The Weekly Guild Build: Surviving Until MODO Arrives

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StarCityGames.com!The Ferrett struggles with – gasp – real life Magic as he awaits the release of MODO Dissension so he can crawl back into his cool, fluorescent-lit cave. And in doing so, he opens up a pack of cards that provide, as is depressingly usual, a host of options to play with but no strong singular theme….

The problem with existing mainly as a Magic Online-based entity and a real-world writer is that, well, in the time between when the new set is released and the Magic Online version is unveiled, I don’t have a lot to talk about. I have a bunch of friends who claim to love to play Magic, yet whenever I mention actually playing, they scatter like cockroaches when the light goes on.

Thus, I wind up in a weird limbo.

Last week I ventured out of my office and into the sunlight, which burned like acid, to go to the local game shop and play in a small tourney. This weekend, I didn’t have the time, and I missed the announcement that there was a Grand Prix trial this weekend, so I actually didn’t play at all.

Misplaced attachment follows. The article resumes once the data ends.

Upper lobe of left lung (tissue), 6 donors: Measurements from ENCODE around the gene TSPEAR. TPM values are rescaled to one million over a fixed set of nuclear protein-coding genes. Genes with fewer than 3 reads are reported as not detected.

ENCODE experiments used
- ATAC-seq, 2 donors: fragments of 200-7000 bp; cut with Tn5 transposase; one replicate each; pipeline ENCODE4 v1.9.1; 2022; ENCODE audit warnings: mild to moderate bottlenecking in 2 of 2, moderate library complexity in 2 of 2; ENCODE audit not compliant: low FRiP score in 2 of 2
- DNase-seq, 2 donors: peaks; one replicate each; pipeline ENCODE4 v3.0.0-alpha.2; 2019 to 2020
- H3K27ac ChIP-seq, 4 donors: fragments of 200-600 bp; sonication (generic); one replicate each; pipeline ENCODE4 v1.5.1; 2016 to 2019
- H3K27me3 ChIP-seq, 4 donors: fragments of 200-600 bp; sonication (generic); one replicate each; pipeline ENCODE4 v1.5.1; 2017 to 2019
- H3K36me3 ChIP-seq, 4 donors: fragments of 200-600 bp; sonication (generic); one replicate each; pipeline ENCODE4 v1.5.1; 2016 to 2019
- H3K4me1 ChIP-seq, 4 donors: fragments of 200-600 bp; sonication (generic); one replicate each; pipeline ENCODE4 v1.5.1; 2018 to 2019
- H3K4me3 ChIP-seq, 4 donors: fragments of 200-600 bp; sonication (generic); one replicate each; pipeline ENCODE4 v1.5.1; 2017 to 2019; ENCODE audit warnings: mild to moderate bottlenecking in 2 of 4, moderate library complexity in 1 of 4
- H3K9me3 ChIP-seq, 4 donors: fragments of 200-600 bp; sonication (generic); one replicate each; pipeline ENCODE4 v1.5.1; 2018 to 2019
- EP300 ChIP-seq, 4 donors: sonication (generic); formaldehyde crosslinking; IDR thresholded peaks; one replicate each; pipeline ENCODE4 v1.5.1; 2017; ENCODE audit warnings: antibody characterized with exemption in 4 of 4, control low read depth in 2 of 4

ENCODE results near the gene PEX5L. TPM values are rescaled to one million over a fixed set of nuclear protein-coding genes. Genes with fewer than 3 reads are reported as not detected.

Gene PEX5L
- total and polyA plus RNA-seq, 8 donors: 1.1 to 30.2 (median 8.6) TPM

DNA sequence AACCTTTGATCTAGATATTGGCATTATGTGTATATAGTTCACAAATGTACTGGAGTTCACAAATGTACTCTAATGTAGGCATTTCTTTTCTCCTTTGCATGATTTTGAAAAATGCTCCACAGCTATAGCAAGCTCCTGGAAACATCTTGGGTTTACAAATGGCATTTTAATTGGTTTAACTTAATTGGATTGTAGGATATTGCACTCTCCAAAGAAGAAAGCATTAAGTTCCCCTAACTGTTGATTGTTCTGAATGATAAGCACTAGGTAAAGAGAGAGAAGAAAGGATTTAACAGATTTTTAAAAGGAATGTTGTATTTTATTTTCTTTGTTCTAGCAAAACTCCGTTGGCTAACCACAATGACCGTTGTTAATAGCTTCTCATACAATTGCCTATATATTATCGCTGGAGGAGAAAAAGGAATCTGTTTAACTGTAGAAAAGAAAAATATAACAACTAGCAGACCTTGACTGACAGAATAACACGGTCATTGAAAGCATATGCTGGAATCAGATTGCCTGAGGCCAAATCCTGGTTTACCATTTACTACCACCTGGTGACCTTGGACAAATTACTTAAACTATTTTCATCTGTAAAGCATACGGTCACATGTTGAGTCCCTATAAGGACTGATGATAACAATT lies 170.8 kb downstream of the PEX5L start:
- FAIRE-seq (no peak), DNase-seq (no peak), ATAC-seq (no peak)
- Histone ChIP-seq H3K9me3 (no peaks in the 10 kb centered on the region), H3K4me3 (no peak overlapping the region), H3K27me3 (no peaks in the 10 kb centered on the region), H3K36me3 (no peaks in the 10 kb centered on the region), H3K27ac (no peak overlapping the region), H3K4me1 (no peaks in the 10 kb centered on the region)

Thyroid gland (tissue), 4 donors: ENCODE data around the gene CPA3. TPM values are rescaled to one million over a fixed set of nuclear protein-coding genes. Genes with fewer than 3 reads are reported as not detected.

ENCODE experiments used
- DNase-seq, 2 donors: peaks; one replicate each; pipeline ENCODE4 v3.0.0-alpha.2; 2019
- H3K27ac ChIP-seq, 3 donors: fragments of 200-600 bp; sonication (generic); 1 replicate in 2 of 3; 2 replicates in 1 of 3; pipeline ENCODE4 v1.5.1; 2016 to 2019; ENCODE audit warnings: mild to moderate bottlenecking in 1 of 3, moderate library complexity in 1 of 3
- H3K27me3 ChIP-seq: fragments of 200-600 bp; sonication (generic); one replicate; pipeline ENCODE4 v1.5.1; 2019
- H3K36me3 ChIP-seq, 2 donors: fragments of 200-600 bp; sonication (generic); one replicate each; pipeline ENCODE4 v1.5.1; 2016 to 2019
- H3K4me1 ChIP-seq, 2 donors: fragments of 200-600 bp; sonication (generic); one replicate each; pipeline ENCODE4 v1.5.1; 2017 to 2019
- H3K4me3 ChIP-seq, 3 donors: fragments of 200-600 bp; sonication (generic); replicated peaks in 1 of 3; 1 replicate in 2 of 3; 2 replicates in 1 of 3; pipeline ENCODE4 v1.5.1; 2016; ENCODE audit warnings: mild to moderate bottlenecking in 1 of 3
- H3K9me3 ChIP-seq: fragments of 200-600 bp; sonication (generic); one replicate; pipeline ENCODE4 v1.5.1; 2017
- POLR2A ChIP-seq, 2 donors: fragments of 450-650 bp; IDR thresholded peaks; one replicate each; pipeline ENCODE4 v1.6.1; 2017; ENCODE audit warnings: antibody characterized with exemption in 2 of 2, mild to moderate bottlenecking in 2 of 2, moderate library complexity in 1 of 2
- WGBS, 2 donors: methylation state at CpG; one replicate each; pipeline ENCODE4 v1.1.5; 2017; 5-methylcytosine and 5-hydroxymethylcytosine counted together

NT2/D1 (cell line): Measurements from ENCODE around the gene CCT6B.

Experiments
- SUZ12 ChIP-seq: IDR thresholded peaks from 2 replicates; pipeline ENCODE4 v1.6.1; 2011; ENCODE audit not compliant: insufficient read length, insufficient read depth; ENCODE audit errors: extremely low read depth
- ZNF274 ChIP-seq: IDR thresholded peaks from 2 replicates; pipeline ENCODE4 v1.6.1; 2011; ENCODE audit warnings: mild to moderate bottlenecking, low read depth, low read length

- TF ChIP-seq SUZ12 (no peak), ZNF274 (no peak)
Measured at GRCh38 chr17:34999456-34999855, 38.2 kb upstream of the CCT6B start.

This bothers me. When I build a deck for an article, I like to have some solid experience from it, to learn something I didn’t know before. Assembling a pile of cards in my room does nothing to tell me whether Condemn is as good as it looks or if Valor Made Real is as bad as I think.

But alas, that’s all I could do this weekend. For which I apologize. Perhaps you, dear readers, can tell me your personal experiences with the cards I mention below…. But in the meantime, next weekend is taken up with a wedding and my wife’s graduation from law school, so I don’t know when I’ll have time to play in this world.


Hmm. I was hoping for bomb rares, as always — but though Flame Fusillade and Hunted Dragon look like bombs on paper, my first Ravnica Sealed Deck taught me the limitations of the Fusillade and I’ve learned to fear the Hunted Dragon. Likewise, Leyline of the Void isn’t the sort of game-swinging card I wanted to see.